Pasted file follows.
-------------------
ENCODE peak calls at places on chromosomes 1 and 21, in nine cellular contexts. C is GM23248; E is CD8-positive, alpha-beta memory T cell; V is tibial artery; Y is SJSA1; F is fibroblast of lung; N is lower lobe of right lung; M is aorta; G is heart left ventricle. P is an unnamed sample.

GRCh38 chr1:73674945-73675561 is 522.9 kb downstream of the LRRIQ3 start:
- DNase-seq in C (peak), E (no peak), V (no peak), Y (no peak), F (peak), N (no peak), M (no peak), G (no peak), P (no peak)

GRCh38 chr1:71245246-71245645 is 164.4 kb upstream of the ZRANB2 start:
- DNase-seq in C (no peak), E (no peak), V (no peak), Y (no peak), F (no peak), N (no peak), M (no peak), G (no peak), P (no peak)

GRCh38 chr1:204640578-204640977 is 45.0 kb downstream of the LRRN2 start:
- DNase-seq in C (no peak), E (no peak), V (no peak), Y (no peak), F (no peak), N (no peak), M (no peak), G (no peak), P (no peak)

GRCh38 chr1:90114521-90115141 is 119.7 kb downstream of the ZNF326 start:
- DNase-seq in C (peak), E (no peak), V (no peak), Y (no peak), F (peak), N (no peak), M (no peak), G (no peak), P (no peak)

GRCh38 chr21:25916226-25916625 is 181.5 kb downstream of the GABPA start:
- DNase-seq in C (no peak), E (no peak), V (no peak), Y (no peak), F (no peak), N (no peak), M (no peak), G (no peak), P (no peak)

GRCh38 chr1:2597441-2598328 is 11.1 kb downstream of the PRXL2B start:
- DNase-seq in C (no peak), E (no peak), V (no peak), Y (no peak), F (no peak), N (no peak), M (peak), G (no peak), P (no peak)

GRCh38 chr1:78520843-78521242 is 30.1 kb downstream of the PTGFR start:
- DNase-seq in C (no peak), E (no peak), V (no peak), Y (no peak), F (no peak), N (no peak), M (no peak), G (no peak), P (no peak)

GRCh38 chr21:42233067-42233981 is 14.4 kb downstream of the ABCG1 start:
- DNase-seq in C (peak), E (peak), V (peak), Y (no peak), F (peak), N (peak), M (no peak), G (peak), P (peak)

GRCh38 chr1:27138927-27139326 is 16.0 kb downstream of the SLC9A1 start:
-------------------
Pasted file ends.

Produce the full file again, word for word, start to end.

ENCODE peak calls at places on chromosomes 1 and 21, in nine cellular contexts. C is GM23248; E is CD8-positive, alpha-beta memory T cell; V is tibial artery; Y is SJSA1; F is fibroblast of lung; N is lower lobe of right lung; M is aorta; G is heart left ventricle. P is an unnamed sample.

GRCh38 chr1:73674945-73675561 is 522.9 kb downstream of the LRRIQ3 start:
- DNase-seq in C (peak), E (no peak), V (no peak), Y (no peak), F (peak), N (no peak), M (no peak), G (no peak), P (no peak)

GRCh38 chr1:71245246-71245645 is 164.4 kb upstream of the ZRANB2 start:
- DNase-seq in C (no peak), E (no peak), V (no peak), Y (no peak), F (no peak), N (no peak), M (no peak), G (no peak), P (no peak)

GRCh38 chr1:204640578-204640977 is 45.0 kb downstream of the LRRN2 start:
- DNase-seq in C (no peak), E (no peak), V (no peak), Y (no peak), F (no peak), N (no peak), M (no peak), G (no peak), P (no peak)

GRCh38 chr1:90114521-90115141 is 119.7 kb downstream of the ZNF326 start:
- DNase-seq in C (peak), E (no peak), V (no peak), Y (no peak), F (peak), N (no peak), M (no peak), G (no peak), P (no peak)

GRCh38 chr21:25916226-25916625 is 181.5 kb downstream of the GABPA start:
- DNase-seq in C (no peak), E (no peak), V (no peak), Y (no peak), F (no peak), N (no peak), M (no peak), G (no peak), P (no peak)

GRCh38 chr1:2597441-2598328 is 11.1 kb downstream of the PRXL2B start:
- DNase-seq in C (no peak), E (no peak), V (no peak), Y (no peak), F (no peak), N (no peak), M (peak), G (no peak), P (no peak)

GRCh38 chr1:78520843-78521242 is 30.1 kb downstream of the PTGFR start:
- DNase-seq in C (no peak), E (no peak), V (no peak), Y (no peak), F (no peak), N (no peak), M (no peak), G (no peak), P (no peak)

GRCh38 chr21:42233067-42233981 is 14.4 kb downstream of the ABCG1 start:
- DNase-seq in C (peak), E (peak), V (peak), Y (no peak), F (peak), N (peak), M (no peak), G (peak), P (peak)

GRCh38 chr1:27138927-27139326 is 16.0 kb downstream of the SLC9A1 start: